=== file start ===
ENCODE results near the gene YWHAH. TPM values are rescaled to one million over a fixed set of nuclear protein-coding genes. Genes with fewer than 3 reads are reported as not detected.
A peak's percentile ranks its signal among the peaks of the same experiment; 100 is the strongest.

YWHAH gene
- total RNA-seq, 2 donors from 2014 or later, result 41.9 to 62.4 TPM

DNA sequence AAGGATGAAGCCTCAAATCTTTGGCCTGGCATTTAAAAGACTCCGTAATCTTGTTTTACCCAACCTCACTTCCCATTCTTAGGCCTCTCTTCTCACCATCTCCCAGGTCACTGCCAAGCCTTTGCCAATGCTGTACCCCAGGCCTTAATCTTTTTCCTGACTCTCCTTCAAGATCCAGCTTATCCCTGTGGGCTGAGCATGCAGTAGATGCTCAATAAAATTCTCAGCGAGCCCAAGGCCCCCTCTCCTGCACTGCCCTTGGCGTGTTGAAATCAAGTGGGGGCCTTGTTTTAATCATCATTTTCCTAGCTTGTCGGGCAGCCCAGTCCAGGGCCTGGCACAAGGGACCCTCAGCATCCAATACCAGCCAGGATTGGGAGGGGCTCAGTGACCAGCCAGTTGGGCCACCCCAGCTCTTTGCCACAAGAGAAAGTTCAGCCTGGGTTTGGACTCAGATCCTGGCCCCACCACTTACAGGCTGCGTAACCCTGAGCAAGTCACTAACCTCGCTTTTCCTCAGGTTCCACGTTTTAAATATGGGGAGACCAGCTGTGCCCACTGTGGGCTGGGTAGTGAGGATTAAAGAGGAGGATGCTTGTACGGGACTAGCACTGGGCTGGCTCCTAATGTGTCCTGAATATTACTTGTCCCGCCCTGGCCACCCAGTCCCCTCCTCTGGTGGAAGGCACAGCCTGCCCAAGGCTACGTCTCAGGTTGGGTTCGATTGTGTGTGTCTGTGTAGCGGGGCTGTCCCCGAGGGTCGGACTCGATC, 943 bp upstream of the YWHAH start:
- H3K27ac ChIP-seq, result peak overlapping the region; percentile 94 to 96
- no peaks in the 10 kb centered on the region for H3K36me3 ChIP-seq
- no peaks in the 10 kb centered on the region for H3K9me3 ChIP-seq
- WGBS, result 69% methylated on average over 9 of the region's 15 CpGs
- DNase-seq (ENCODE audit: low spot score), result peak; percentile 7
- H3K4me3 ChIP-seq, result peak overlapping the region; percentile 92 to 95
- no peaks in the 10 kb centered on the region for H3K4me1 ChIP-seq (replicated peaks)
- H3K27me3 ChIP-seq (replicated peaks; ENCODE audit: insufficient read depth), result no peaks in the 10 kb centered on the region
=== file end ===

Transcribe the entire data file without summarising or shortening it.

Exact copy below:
ENCODE results near the gene YWHAH. TPM values are rescaled to one million over a fixed set of nuclear protein-coding genes. Genes with fewer than 3 reads are reported as not detected.
A peak's percentile ranks its signal among the peaks of the same experiment; 100 is the strongest.

YWHAH gene
- total RNA-seq, 2 donors from 2014 or later, result 41.9 to 62.4 TPM

DNA sequence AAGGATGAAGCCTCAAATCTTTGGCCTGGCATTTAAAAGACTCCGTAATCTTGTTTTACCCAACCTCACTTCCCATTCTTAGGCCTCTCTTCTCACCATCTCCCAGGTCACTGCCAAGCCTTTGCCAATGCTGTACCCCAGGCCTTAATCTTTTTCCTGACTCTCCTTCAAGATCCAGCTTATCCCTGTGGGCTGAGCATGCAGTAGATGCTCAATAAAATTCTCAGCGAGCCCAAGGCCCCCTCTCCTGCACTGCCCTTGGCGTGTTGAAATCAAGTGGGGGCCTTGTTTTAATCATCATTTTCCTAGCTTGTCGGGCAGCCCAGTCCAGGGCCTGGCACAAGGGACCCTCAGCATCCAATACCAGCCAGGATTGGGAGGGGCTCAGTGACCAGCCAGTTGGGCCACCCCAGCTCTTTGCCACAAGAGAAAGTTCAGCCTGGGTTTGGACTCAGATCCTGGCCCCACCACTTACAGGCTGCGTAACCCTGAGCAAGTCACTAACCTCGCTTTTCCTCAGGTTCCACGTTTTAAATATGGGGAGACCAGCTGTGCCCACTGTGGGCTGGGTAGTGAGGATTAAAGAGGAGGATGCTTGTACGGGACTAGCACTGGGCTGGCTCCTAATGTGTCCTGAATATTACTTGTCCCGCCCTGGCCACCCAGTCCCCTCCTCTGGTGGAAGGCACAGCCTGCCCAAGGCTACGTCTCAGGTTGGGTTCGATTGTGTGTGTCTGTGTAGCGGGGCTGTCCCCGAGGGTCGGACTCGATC, 943 bp upstream of the YWHAH start:
- H3K27ac ChIP-seq, result peak overlapping the region; percentile 94 to 96
- no peaks in the 10 kb centered on the region for H3K36me3 ChIP-seq
- no peaks in the 10 kb centered on the region for H3K9me3 ChIP-seq
- WGBS, result 69% methylated on average over 9 of the region's 15 CpGs
- DNase-seq (ENCODE audit: low spot score), result peak; percentile 7
- H3K4me3 ChIP-seq, result peak overlapping the region; percentile 92 to 95
- no peaks in the 10 kb centered on the region for H3K4me1 ChIP-seq (replicated peaks)
- H3K27me3 ChIP-seq (replicated peaks; ENCODE audit: insufficient read depth), result no peaks in the 10 kb centered on the region